Quality control is perceived as a feedback process in which aspects already directly related to the finished product are observed. The actual performance level of the product is evaluated and compared with the goals and objectives set at the beginning, in order to monitor the differences and solve them in the future.


- Quality improvement occupies a priority position in the Juran trilogy, and consists of a series of responsibilities; These are reflective situations that will allow an objective look at each new action plan. It is about having an effective awareness for improvement. Quality improvement should be present at each stage and function of a process.

Juran determined that the suitability for use can be broken down into four elements:
design quality, quality control, availability and after-sales service; He also contemplated the concept of the internal client, related to an organization of more than one person. Internal customers were individuals who came from downward processes.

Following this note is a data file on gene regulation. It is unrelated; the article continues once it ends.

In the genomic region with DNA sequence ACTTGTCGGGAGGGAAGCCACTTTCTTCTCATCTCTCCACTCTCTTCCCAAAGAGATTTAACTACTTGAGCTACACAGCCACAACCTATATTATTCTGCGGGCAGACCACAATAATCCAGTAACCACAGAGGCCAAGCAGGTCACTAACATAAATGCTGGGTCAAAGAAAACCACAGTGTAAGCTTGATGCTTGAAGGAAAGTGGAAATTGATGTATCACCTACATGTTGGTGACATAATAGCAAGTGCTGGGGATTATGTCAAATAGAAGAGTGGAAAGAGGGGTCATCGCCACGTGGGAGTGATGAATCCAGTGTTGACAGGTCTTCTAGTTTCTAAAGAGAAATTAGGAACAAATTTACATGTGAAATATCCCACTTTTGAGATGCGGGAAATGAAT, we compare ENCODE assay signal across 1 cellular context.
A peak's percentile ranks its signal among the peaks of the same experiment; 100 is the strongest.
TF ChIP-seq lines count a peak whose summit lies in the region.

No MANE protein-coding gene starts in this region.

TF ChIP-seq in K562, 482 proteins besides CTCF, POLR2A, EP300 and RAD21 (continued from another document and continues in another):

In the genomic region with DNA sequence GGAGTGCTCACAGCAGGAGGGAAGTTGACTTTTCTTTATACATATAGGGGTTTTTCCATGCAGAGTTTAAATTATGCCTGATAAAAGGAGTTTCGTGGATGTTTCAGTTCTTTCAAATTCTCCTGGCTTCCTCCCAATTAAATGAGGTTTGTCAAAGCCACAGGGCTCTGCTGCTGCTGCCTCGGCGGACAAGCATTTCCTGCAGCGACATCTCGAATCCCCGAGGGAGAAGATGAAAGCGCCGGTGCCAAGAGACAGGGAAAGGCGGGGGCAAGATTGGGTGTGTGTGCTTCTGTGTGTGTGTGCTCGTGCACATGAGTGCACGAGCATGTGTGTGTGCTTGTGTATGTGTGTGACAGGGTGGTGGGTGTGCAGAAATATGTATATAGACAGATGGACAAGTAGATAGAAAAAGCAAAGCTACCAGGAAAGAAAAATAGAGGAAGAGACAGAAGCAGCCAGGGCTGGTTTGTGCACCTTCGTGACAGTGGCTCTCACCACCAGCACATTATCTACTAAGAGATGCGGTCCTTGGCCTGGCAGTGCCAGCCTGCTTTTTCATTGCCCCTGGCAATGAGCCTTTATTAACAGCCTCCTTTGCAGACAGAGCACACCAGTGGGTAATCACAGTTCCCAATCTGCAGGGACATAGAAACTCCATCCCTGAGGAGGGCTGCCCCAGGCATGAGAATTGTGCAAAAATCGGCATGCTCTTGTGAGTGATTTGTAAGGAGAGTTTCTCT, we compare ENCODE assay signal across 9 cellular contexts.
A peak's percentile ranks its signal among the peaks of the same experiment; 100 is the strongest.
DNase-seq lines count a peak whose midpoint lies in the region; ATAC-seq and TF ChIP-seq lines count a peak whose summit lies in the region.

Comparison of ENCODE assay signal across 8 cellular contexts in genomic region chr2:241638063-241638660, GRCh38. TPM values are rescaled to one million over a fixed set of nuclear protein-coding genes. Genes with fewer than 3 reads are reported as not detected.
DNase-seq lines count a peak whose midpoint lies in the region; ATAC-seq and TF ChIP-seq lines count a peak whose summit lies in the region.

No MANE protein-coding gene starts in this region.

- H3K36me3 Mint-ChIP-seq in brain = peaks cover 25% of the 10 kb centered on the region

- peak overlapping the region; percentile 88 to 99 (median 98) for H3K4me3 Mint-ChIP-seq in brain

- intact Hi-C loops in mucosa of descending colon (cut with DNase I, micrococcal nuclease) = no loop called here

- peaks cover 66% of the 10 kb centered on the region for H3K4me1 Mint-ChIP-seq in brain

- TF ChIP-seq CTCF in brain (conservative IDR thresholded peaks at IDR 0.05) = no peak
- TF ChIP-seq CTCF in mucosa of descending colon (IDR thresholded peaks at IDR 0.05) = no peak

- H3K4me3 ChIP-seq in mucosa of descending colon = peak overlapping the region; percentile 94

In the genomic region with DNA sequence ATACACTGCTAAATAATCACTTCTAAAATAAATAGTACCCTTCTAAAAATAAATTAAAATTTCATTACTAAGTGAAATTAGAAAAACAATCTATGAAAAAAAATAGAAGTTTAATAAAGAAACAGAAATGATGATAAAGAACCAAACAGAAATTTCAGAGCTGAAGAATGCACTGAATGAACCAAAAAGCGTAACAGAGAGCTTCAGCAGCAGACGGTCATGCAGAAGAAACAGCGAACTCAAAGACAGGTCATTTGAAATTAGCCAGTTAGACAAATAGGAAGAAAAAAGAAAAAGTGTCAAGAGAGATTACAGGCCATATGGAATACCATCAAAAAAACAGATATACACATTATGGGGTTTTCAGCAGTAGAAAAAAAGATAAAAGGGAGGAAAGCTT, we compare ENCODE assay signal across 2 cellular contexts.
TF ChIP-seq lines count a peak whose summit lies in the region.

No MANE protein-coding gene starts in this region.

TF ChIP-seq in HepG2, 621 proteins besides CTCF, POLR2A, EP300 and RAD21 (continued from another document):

Juran's focus was always towards
quality improvement. The goal was to increase the performance to levels never before achieved, so he suggested that in order to make a project on this, working on a problem, companies should go through a break in attitude, organization, knowledge, cultural patterns and results.


Kaoru Ishikawa (1915-1989)


His main contributions were the development of the concept of "Cause-effect Diagram", or fish bone diagram, as well as the use of methodological tools in quality circles.


In addition to these pillars of the development of the concepts of quality, there were many more that were developing some interesting approaches and complementary concepts, among which Philip Crosby and Armand Vallin Feigembaum also stand out.


Quality management system standards


From this growing information on quality concepts, and with the experience of applying that kind of knowledge in Japan after the end of World War II, by Deming and Juran, in 1951 the Deming Prize was instituted to Quality in Japan, with which a quality management model was established. Little by little was permeating this information and the use that was given to it in that country, which were created throughout the world other national quality awards, as well as the European quality award, each of which established its management model of quality, although practically based on the Japanese one. However, one of the characteristics that these models have, up to date, is that many of the elements they contain are of subjective type.